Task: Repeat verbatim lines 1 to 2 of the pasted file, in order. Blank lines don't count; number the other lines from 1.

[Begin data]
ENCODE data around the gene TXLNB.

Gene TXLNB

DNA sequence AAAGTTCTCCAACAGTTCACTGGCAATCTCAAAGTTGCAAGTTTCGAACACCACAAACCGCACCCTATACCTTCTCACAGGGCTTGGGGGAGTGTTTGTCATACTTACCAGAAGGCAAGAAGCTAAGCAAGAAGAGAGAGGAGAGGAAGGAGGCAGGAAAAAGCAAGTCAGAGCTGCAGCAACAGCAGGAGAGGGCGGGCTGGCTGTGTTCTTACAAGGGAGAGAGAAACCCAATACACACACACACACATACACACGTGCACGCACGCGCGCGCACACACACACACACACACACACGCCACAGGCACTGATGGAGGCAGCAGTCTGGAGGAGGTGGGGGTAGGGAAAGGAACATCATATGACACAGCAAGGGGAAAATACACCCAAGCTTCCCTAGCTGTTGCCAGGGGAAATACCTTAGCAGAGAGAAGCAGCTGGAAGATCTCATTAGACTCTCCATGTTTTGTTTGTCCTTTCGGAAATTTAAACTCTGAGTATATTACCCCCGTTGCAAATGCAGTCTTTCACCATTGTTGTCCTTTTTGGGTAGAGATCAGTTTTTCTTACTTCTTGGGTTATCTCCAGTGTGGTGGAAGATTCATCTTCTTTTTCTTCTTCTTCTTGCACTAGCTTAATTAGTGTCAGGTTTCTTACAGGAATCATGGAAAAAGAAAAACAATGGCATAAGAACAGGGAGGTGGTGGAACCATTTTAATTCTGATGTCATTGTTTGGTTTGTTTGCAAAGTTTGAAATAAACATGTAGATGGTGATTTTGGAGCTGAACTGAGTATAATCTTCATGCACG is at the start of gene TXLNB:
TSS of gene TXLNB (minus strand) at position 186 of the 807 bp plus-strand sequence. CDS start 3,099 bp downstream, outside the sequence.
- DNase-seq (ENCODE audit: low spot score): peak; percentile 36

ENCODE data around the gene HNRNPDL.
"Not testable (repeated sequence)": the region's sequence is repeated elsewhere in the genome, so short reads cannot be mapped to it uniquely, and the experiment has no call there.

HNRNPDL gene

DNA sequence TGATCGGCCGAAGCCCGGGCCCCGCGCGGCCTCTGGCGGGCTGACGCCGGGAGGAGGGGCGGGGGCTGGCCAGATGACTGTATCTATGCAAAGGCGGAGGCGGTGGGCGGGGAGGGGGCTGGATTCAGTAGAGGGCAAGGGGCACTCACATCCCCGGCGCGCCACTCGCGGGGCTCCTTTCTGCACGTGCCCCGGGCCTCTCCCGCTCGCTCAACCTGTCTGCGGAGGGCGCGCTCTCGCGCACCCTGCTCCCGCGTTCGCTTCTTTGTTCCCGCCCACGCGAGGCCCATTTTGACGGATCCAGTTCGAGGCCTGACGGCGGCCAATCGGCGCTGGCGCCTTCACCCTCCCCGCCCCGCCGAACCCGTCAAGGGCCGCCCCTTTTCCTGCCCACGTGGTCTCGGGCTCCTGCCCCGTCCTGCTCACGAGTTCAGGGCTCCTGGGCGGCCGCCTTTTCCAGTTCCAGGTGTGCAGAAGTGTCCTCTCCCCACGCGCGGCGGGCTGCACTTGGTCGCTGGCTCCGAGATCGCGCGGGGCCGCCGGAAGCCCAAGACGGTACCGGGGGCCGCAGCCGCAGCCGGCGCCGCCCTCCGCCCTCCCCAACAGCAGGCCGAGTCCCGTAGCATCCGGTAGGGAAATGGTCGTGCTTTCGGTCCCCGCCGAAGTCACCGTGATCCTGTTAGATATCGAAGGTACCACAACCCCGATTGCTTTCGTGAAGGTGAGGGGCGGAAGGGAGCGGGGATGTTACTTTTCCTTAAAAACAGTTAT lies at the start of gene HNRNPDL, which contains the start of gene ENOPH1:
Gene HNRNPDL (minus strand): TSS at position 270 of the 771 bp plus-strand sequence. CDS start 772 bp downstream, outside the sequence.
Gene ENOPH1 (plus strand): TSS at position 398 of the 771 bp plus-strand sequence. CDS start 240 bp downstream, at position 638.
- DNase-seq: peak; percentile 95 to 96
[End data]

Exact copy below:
ENCODE data around the gene TXLNB.

Gene TXLNB